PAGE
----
Traditionally the fire resistance of structural members has been determined in Standard Fire Tests. The time-temperature environment in the Standard Fire Test represents a more severe heating condition compared to that in many typical natural fire compartments. In a well-ventilated compartment the duration and/or the severity of the time-temperature environment is generally less than in a Standard Fire Test. The effect of ventilation and fire load on fire severity is illustrated in Figure 2. Fire tests were conducted in compartments where the fire load and the natural ventilation were varied. The well ventilated compartments experienced lower temperatures and fires of shorter duration. In Figure 2 the numbers identified with each curve indicate the fire load density in kg/m2 (ie 60, 30 or 15) and the ventilation area as a proportion of the façade area (ie ½ or ¼).

The compartments used in the tests were small by modern standards but the results are indicative of the influence of fire load and ventilation on the time-temperature environment generated within fire compartments.

Figure 2: typical time temperature curves of compartment test fires compared to standard [ISO] fire resistance furnace test curve ©Arup

Key Factors for Time-Equivalent Analysis

When a fire reaches a stage where there is full involvement of the combustibles within a compartment (known as flashover), the intensity of the heat in the hot smoke layer will cause glazing and non-fire resisting facades to fail, allowing hot gases to escape (see Figure 3). Similarly, openings to atria will also allow hot gases to escape. The temperatures reached in a compartment and the duration of a fire depend on natural ventilation through openings to atria and glazing or non-fire resisting facades that fail in a fire.

Figure 3: Natural Ventilation for a Fully Developed Fire ©Arup
Factors that affect the intensity and duration of a fire include: fuel load (quantity and type), geometry of the compartment, the thermal insulation provided by the linings and the natural ventilation following glazing failure.

The principles of the time-equivalent analysis have been understood for many years. Technical papers have been published by Law (1978), and Pettersson (1976). To date, time-equivalent analysis has been used on a limited number of projects to determine the effect of fire on structural members within individual compartments. Publication of the analysis method in Eurocode 1 (ENV 1991-2-2:1995) some years ago, made the approach more accessible to the broader engineering community.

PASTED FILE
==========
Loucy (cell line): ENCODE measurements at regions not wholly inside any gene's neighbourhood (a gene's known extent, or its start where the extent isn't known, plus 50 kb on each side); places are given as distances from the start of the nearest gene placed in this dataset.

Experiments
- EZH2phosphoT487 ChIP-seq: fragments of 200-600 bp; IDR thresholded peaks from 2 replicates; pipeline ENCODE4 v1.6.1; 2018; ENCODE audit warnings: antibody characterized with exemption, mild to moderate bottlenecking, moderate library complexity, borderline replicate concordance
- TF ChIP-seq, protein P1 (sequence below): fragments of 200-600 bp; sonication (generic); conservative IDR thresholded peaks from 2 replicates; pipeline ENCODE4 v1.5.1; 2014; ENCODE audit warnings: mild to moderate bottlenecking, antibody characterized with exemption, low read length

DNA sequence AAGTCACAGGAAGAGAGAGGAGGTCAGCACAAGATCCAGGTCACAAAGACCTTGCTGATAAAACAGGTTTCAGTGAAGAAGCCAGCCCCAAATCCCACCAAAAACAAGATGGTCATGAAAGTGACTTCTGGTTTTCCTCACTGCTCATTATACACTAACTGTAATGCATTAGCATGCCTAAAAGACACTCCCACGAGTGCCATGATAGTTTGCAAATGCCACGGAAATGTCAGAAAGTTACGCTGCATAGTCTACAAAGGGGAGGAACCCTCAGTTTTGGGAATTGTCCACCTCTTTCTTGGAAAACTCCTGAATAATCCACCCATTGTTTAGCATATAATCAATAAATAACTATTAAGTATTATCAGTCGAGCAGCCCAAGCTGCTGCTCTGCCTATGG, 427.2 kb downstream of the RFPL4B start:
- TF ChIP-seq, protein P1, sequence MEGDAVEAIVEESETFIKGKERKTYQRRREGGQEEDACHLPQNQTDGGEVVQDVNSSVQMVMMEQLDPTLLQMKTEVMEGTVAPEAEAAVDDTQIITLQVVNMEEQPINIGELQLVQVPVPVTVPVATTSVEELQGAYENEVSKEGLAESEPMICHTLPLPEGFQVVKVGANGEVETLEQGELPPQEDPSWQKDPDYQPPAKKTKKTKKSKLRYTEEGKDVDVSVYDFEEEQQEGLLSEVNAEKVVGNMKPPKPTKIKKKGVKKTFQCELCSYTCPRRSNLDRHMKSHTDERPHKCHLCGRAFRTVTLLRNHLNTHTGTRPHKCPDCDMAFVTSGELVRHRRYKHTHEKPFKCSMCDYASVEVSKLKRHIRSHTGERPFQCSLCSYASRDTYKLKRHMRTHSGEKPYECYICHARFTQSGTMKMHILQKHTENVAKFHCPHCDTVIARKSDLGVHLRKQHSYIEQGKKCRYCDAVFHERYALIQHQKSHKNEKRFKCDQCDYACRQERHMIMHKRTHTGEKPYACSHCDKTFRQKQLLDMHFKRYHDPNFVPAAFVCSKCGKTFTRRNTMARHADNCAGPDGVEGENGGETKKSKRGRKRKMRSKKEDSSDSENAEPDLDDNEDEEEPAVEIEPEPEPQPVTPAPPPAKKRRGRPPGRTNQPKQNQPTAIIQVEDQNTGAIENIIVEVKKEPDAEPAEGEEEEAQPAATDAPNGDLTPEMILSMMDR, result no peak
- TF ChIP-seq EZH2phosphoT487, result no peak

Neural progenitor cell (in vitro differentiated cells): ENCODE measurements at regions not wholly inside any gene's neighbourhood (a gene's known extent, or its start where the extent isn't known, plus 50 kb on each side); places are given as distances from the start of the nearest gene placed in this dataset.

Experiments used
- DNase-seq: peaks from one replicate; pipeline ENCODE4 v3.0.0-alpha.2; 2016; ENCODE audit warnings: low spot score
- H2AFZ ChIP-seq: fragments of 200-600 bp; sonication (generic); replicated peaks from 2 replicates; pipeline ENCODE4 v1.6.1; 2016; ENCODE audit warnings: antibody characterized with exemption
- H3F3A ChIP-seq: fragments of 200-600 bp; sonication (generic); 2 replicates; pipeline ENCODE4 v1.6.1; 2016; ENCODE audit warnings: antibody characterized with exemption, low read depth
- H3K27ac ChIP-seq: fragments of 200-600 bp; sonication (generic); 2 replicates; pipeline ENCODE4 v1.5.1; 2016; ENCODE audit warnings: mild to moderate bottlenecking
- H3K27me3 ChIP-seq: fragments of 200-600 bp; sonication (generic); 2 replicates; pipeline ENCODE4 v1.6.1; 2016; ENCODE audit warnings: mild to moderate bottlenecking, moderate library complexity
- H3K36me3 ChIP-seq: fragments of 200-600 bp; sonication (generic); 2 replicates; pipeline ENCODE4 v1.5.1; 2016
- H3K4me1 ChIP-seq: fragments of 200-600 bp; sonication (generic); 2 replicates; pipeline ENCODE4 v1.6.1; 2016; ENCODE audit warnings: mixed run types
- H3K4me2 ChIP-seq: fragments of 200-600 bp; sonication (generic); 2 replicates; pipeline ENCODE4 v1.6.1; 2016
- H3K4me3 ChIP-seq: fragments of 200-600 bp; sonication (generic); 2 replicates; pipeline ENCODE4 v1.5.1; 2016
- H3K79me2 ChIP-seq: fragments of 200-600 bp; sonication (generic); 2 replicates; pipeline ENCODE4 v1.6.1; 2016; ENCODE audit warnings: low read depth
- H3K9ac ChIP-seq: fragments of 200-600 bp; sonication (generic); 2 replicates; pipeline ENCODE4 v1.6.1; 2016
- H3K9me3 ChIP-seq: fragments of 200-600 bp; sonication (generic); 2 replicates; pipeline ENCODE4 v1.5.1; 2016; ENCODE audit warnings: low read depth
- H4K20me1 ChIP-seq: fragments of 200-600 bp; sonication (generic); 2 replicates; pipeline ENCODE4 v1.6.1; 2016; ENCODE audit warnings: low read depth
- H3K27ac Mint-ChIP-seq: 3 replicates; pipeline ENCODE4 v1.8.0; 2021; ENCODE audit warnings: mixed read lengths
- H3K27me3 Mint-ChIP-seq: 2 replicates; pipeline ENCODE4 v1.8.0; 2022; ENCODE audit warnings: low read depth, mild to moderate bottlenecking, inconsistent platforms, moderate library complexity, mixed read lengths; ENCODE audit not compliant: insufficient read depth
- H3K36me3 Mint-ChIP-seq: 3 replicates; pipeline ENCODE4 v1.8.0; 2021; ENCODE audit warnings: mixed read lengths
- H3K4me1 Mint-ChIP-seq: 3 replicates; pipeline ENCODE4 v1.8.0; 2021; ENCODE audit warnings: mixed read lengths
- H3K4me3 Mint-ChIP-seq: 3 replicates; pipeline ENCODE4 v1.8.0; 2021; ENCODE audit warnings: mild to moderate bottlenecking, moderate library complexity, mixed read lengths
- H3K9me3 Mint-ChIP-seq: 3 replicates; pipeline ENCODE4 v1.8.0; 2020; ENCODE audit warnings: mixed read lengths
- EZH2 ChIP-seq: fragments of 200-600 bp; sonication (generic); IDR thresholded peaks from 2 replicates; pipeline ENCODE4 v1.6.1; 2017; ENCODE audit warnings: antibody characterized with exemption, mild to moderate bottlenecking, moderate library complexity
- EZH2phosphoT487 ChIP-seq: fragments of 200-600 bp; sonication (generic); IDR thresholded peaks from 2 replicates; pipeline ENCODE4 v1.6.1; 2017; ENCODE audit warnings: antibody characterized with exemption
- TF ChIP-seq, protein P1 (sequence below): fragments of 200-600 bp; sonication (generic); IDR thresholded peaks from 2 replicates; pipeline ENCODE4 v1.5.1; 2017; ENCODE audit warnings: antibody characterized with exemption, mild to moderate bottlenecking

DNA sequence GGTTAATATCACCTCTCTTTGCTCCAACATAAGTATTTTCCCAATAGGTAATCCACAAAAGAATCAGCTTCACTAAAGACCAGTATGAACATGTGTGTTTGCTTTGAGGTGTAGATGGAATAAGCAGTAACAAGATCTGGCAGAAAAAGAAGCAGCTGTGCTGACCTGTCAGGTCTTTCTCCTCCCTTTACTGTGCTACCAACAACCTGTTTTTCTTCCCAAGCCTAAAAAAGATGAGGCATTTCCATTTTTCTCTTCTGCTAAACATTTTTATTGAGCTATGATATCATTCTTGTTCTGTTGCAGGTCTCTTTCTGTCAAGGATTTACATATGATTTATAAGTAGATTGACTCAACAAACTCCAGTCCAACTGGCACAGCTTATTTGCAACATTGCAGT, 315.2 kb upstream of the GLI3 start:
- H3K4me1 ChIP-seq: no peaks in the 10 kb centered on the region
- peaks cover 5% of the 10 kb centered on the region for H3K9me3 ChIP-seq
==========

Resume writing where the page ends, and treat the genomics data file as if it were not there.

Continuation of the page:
The principle of time equivalence is that the member is exposed to an equivalent heat dose. The equivalent fire severity can be stated more formally as: “the time of exposure to the standard fire test that would result in the same maximum temperature in a protected steel member as would occur in a complete burnout of a fire compartment”.

The thermal inertia of the compartment linings also affects, but to a lesser extent, the intensity and the duration of a fire. Linings that are more insulating, or have a high thermal inertia such as gypsum plaster, slow down heat transfer from the compartment to the walls and ceilings, with the result that the temperatures and the fire duration in a well insulated compartment are greater.

Practical Application of structural fire engineering: the Greater London Authority Building

One of the first applications of the time-equivalent analysis technique to a complete building structure was at the new GLA building. As the illustrations 5, 6, show this is a fully glazed building with the potential for a high heat loss rate to the exterior in case of fire. The time-equivalent analysis method is appropriate for compartments where the fuel load can be characterised, ie offices, retail areas, schools, hospitals, residential apartments and hotels.

Where sprinklers are installed a reduction factor is applied to the calculated value for fire resistance, recognising that sprinklers reduce the intensity of a fire.